The Federal Reserve’s top officials have signalled that high hurdles remain for any monetary policy tightening, as chair Jay Powell and his inner circle seek to steady the central bank’s message after almost a week of market gyrations.
In a series of interventions, senior Fed officials this week countered fears among some investors, and even lawmakers, that they were gearing up to raise interest rates more rapidly than expected in light of the fast-improving economic outlook.
Instead, they stressed their belief that the current US inflation surge is temporary, their commitment to doggedly pursue full employment, and their caution in withdrawing support for the recovery.
“We will not raise interest rates pre-emptively because we think employment is too high [or] because we fear the possible onset of inflation,” Powell said during a congressional hearing on Tuesday. “Instead, we will wait for actual evidence of actual inflation or other imbalances.”
The relatively dovish comments from the Fed’s leadership became necessary after a new batch of economic projections last week from US central bankers pointed to a two-notch interest rate increase in 2023, compared to zero expected just three months ago.
While the Fed has cheered a much brighter outlook for the recovery and said it was ready start debating a slowdown in the pace of its bond buying, it has not wanted to imply that interest rates rises are around the corner.
“Talking about rate changes now isn’t even on the table,” Mary Daly, president of the San Francisco Fed, told reporters on Tuesday. “The mantra right now is: steady in the boat.”
The reassuring tone was initially set by John Williams, the president of the New York Fed, on Monday, who said the data hadn’t “progressed” enough to warrant a change in policy. That marked a contrast to comments from James Bullard, the president of the St Louis Fed, at the end of the previous week, who signalled rates could rise as early as next year.
The combined remarks of Williams, Powell and Daly have offered some relief to investors, who have struggled in recent days against the backdrop of whipsawing financial markets.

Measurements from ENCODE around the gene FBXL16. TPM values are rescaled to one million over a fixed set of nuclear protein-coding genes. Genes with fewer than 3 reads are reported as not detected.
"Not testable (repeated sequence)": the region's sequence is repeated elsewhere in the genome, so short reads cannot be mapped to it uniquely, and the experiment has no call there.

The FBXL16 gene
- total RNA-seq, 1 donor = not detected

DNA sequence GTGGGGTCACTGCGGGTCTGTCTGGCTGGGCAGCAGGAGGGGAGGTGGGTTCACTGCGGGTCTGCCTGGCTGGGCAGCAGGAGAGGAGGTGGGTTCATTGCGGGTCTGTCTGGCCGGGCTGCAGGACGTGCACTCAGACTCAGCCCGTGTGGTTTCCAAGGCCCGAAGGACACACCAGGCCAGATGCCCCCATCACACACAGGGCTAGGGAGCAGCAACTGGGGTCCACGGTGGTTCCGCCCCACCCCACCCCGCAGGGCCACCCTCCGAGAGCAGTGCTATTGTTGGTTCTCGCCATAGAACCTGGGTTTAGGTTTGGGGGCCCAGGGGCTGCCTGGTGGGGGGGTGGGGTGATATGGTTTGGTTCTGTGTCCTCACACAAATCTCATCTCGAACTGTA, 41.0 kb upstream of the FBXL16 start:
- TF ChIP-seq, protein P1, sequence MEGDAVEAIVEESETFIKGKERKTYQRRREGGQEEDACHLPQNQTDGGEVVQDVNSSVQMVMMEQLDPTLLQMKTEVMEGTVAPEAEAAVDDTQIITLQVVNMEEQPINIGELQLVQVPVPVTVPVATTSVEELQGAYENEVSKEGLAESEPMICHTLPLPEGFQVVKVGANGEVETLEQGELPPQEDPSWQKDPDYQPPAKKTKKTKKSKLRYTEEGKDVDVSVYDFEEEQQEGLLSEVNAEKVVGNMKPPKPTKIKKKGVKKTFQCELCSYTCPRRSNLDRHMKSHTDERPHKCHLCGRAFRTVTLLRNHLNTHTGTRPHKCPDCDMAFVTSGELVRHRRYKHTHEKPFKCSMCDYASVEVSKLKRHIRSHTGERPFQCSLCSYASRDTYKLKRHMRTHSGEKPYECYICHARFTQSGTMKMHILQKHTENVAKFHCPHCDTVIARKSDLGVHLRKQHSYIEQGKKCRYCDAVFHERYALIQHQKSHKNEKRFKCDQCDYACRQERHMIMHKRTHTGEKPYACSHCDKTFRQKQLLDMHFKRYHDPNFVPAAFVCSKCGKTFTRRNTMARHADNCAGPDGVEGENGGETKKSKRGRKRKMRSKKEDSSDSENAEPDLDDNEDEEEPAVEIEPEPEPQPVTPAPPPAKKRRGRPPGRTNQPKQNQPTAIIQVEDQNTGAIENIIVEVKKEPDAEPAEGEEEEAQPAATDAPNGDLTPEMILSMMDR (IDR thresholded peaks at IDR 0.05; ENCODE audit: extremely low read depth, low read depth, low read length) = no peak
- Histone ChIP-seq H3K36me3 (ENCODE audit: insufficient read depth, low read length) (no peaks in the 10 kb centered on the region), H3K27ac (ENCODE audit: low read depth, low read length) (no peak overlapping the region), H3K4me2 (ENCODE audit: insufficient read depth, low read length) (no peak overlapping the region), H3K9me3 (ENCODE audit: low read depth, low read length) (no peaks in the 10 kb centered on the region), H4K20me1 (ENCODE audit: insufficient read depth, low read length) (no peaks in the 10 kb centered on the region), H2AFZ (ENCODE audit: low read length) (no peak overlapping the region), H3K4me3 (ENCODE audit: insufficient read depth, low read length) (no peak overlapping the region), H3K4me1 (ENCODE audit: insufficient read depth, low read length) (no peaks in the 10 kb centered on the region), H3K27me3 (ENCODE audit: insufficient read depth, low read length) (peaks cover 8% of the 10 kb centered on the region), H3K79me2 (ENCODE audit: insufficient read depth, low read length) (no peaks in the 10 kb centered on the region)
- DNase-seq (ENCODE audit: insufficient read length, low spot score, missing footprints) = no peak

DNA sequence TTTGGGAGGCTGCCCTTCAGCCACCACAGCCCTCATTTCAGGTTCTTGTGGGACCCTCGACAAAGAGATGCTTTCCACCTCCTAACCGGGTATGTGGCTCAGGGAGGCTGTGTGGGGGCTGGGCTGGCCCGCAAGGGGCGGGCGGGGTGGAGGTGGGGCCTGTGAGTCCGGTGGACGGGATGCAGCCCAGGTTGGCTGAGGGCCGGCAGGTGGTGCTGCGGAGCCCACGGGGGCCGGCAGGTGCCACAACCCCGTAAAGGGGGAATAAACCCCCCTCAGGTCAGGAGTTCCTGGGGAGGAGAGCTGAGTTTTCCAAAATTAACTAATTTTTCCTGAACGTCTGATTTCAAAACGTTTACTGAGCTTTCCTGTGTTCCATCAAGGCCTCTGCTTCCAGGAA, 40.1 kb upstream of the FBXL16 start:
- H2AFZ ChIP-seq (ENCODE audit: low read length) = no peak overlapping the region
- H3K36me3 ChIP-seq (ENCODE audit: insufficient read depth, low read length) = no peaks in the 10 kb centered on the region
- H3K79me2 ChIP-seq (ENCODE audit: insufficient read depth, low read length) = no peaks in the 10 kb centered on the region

US stocks fell sharply after the Fed meeting last week, the dollar rallied alongside government bonds, and market measures of inflation expectations declined as Wall Street weighed the prospects of the Fed becoming more aggressive in response to rising consumer prices.
On Tuesday, the technology heavy Nasdaq Composite climbed to new heights, the dollar steadied and the five-year break-even rate — which serves as a gauge for inflation expectations among investors — edged higher towards 2.5 per cent. It had fallen below 2.4 per cent on Friday.
The benchmark 10-year Treasury bond also pared back some of its previous gains, settling at 1.46 per cent after Powell spoke.
Brian Nick, chief investment strategist at Nuveen, attributed the reversal to the Fed’s success this week in affirming its patient approach.
“There’s a concerted effort on the part of Fed leadership to set the record straight on what its outlook is for rates, or at least to point out that it’s more data dependent than dot dependent,” he said, referring to the “dot plot” showing officials’ predictions of future interest rates.
“They’ve done some good in convincing markets the meeting wasn’t as hawkish as interpreted.”
Part of the challenge for the Fed in recent days was to reconcile the higher interest rate projections for 2023 with a new monetary policy framework introduced last year. The framework commits it to greater tolerance for inflation above its target of 2 per cent, compensating for periods of undershooting by seeking an average around the target. The framework also promises an “inclusive” definition of a tight labour market, encouraging job growth that benefits all segments of society.
“The Fed’s average inflation targeting framework has lost some credibility after last week,” said Eric Stein, chief investment officer of fixed income at the fund manager Eaton Vance.
“The Fed thinks about things from a risk management perspective and typically that risk is ‘inflation will be too low’ and so they are dovish. Last week was the first push back against [that] with some hawkish messaging.”
Officials have this week insisted that they remain deeply wedded to their new policy framework, rejecting any notion that they were wavering. “The market reaction to our framework and also the commitment to our framework is to be well solidified,” Daly said. “It’s something that will continue to play out in all of our policy decisions. I’m quite confident about that.”
But even if the Fed’s most senior officials appeared to steady the ship in the early part of this week, the events since their meeting last Wednesday highlight the potential pitfalls for the central bank as the economy enters a new phase.
“It is complicated messaging and a complicated framework at a complicated time,” said Kathy Bostjancic, chief US financial economist at Oxford Economics.